Ralph Moore

I just received word that he passed away this morning at 102 years of age.

The end of an era.

He was a joy and an inspiration to those who’s lives he touched.

Hear, hear, Robert.

It still amazes me that he was seventy when I met him and that was over thirty years ago. His health at that age, and throughout his life for that matter, was remarkable. He would wear me out running all over Sequoia and he had fifty years on me.

He certainly had an amazing run, and there’s was nothing wrong with his mind as he aged, though his hearing got to be a big problem.

Fortunately I can speak very loudly, even then it made communication difficult.

I saw him last his 101st B-day. Jim Sproul and Dr. David Byrne were there. That was the only time I had ever been invited into his home.

He was talking Crests. Once he had a project he was like a dog with a bone, even after several decades.

I looked up ‘Crested Jewel’. It was bred sometime before 1964. He never gave up.

I confess the Crests were never a huge fascination of mine but he did have one crested creation that still fascinates me, “MORsoucrest”.

It would be fun to carry some of his crested stuff forward if only to take his vision a step or two further.

I always wondered if Crests shouldnt have been bred to Caninas. they have some odd, long sepals.

Crests are relatively wide open for experimentation.

I wonder, though, if someone did create a nice, well-behaved, reblooming crested rose, if it would be a good dedication to him. His namesake is already taken, but there are other ways to honor someone in name.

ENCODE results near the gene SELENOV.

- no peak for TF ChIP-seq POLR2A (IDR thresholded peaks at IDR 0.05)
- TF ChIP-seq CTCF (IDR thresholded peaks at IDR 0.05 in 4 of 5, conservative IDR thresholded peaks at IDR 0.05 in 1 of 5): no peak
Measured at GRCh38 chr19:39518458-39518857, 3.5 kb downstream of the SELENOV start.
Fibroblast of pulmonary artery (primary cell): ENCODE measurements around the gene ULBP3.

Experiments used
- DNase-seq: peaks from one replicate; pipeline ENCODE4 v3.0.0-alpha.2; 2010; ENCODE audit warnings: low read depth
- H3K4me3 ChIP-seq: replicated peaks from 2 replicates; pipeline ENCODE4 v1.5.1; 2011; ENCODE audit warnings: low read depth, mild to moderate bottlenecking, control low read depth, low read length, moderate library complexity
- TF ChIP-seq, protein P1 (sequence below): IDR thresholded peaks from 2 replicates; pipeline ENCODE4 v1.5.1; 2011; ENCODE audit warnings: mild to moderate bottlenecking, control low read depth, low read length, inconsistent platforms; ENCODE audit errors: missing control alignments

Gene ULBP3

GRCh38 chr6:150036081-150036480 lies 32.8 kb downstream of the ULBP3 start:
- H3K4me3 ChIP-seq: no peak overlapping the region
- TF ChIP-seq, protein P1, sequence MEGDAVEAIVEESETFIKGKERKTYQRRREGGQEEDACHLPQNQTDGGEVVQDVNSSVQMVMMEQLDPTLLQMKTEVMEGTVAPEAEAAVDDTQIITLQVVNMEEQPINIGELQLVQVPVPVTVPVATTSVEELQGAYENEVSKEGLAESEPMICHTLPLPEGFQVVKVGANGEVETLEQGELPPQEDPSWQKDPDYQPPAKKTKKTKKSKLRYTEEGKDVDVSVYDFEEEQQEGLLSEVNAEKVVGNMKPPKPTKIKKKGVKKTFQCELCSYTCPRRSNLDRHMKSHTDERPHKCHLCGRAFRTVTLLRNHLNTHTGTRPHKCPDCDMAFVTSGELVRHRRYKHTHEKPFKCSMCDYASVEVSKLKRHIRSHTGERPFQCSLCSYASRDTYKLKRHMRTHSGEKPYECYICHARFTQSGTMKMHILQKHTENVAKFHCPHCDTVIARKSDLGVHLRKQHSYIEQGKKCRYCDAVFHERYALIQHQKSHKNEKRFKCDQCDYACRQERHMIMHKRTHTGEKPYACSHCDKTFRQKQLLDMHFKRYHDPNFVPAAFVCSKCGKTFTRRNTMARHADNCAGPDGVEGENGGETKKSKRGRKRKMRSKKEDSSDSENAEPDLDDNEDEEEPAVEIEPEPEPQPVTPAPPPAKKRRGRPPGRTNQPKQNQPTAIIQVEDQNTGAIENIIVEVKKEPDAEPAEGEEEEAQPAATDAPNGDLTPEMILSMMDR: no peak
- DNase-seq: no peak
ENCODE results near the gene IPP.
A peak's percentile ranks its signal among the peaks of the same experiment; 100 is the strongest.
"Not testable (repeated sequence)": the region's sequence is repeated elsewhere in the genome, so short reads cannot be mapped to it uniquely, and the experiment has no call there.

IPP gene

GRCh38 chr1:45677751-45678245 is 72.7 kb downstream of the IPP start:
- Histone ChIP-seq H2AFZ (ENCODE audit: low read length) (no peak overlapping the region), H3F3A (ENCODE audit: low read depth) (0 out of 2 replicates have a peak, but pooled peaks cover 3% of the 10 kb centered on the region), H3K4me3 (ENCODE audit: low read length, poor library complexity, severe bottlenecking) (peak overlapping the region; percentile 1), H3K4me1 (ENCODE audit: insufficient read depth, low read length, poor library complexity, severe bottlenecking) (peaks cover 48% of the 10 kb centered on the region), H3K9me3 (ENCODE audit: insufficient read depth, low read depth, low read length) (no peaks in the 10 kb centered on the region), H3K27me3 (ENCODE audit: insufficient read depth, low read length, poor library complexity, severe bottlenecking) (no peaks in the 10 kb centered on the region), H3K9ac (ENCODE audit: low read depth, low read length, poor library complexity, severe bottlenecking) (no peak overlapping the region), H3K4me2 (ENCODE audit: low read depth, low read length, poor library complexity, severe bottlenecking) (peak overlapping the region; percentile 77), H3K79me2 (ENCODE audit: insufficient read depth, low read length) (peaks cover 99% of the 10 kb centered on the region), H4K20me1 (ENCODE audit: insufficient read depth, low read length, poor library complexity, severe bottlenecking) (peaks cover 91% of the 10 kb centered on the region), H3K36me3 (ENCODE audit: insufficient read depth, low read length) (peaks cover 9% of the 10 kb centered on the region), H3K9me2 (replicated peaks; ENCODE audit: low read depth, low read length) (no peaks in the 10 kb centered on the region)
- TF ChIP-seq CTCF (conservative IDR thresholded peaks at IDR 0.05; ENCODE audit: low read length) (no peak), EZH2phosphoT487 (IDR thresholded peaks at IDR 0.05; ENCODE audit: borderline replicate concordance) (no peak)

Another obituary

Link: www.legacy.com/obituaries/visaliatimesdelta/obituary.aspx?n=ralph-s-moore&pid=133436974

Here’s an article I did about Ralph Moore and Sequoia Nsy. for the Heritage Rose Society Magazine, Rosa Mundi, earlier this year.

Some of you might enjoy browsing through it. There are some insights as to Ralph Moore innovations, though many of you are likely already familiar with them.

There is information on bracteata hybrids among other things. You’ll see some nice photos contributed by Paul Barden.

Link: www.heritagerosefoundation.org/4resources/Rosa%20Mundi/10/RM10_Rippetoe.pdf

Great article Robert, as it is very informative. It is amasing how many innovations Mr Moore had and how we take many of them for granted now. It was nice to put a face to your name as well.

Thanks Paul, I tried to give an abbreviated synopsis of some of Mr. Moore’s accomplishments. He approved the article before it was published and seemed pleased that some of his lesser known work is mentioned.

His life story could easily fill the pages of a novel.

Robert-N-R, thanks for this well-written article.

I loved reading your article. The pictures were great. Almost every time I read about Ralph Moore I learn just a little bit more. He certainly did a lot.

Thanks Adam, the timing of the article seems somewhat ironic in light of Mr. Moore’s passing.

I hope there is some day an effort by others to go more in depth.

Several years ago there was a small group that got together to document Mr. Moore’s thoughts and achievements in his own words in form of a video format. I hope some day those are made available. It would be wonderful to see them compiled into a group of vignettes that could be viewed via YouTube or the like.

I really enjoyed reading this article. Thanks Robert. Robyn

My pleasure Robyn. I appreciate your feedback.

One of Mr. Moore’s long time employees, Burling Leong, will be visiting this week in conjunction with ARS Convention.

The story continues.

Thanks, Robert